“Dora the Explorer” reaches out to children through the stage version with the promise to enthral them
The Nickelodeon brings its most loved character, Dora the Explorer, out of television to live theatre through “Dora Pirate Adventures”, a visual theatrical extravaganza, produced by Life Like Touring and executed by Live Viacom18. Luke Gallagher, the Creative Producer of several family and mainstream shows, from Australia, was here to launch Dora in the theatre avatar recently. “India is great and is ready for these stage shows,” said Luke who was contacted by Viacom18 to bring “Dora Pirate Adventure” to India. “We were thrilled, never hesitated to pick up this offer, as what we have heard and seen, I believe India is ready and this seemed fantastic opportunity for Indian families and children particularly to enjoy the characters they love so much seeing on television. It was a perfect fit.”
Dora the Explorer, created for educational purposes, is designed to teach kids to explore, communicate and overcome obstacles, with fun element intact. Will Dora help rural India children on developmental issues? Luke said, “Language of exploration and seeking to learn is universal. Children are encouraged to participate, interact and Dora calls upon their assistance, guidance and to help her complete the journey. Kids feel empowered. They feel that they are offering something. Life skills are very important and this way they are encouraged to speak up and be specific in feedback.” He added, “I am not sure how we can apply this format in parts of rural India as this programme was designed for international market, not specifically for India.” Luke can’t wait to start up the show and see how young mind reacts to this delightful first-time experience. “We don’t wait for kids instead we go to them and invite them to participate.”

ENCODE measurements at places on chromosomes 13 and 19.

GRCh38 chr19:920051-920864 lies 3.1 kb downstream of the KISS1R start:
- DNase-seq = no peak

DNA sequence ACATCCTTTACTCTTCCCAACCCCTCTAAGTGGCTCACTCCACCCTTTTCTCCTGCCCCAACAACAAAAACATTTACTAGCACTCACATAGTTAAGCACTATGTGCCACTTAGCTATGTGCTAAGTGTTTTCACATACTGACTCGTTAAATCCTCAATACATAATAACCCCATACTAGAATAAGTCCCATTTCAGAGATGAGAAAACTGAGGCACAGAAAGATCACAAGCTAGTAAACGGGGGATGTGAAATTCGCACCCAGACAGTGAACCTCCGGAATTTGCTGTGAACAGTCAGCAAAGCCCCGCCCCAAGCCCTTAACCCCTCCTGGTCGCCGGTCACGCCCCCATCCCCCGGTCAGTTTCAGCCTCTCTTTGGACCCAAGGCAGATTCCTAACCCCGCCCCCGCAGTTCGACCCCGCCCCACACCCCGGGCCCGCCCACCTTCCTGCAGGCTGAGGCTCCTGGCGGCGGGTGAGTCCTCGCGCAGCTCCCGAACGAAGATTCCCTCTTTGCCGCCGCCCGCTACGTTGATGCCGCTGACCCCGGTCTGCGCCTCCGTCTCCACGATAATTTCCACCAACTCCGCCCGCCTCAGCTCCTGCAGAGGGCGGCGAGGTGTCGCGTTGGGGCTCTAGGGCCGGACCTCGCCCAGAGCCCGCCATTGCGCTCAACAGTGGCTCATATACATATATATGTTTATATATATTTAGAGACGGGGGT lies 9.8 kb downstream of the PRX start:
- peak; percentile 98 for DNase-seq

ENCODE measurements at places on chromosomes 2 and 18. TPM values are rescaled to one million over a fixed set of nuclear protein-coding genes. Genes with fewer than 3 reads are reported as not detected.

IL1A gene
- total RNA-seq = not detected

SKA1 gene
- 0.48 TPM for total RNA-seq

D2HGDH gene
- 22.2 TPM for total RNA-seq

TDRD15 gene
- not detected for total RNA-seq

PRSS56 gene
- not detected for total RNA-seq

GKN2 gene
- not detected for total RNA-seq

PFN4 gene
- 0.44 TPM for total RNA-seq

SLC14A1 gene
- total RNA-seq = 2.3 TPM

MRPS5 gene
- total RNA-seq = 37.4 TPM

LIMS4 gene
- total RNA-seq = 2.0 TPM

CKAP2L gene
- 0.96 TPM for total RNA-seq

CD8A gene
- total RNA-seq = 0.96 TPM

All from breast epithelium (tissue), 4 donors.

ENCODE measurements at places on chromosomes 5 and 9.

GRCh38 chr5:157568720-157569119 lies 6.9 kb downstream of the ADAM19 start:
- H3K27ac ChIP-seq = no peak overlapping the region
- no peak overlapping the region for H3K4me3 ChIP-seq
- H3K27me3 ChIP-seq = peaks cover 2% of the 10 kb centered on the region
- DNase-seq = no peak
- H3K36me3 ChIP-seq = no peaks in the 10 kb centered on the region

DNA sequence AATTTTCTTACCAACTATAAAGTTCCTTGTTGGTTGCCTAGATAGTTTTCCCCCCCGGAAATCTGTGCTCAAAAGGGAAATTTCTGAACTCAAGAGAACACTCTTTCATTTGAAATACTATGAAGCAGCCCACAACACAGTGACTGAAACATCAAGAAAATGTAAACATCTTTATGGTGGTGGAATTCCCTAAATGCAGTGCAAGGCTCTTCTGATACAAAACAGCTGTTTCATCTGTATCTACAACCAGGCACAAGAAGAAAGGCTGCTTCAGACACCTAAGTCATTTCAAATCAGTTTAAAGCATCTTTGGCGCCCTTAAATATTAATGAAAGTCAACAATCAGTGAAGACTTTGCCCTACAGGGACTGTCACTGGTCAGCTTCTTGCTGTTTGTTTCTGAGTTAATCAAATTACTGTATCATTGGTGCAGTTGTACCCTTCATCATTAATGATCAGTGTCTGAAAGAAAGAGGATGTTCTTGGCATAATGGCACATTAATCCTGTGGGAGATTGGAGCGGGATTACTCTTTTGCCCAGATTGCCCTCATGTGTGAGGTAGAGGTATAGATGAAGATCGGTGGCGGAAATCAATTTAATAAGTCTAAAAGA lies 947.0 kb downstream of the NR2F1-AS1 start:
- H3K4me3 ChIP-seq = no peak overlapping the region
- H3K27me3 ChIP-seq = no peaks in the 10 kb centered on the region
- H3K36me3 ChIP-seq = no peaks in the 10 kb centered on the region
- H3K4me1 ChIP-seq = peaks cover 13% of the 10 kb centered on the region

Luke has a very high opinion about theatre and doesn’t want it to die. “Theatre is very different from watching television. It is easy to turn on TV sets but theatre requires great effort these days. You need to be willing to spend money and then go to theatre.” With the hope of cultivating future theatre-goers, Luke and his team have ensured that the show is of international standard with great special effects and outstanding music. The response so far has been positive and he has received requests from people of different parts of the country to host the show in their city, as children desperately want to see these things live. He thinks that Indian brands must develop and start giving theatrical experience of television shows.
When quizzed about the flood of products available based on the cartoon character like Dora bags, lunchbox shirts and pyjamas, Luke replied: “I think this happens because children desperately wants a T-shirt, doll of their favourite cartoon character closer to them, to adore it all the time. It is extremely powerful as they have extraordinary time with their cartoon characters and they feel happy to consume them,” adding that it would be better if these are economically priced.
(The show is slotted for 12 noon, 3 p.m. and 6 p.m., daily till December 30 at Siri Fort Auditorium Complex.)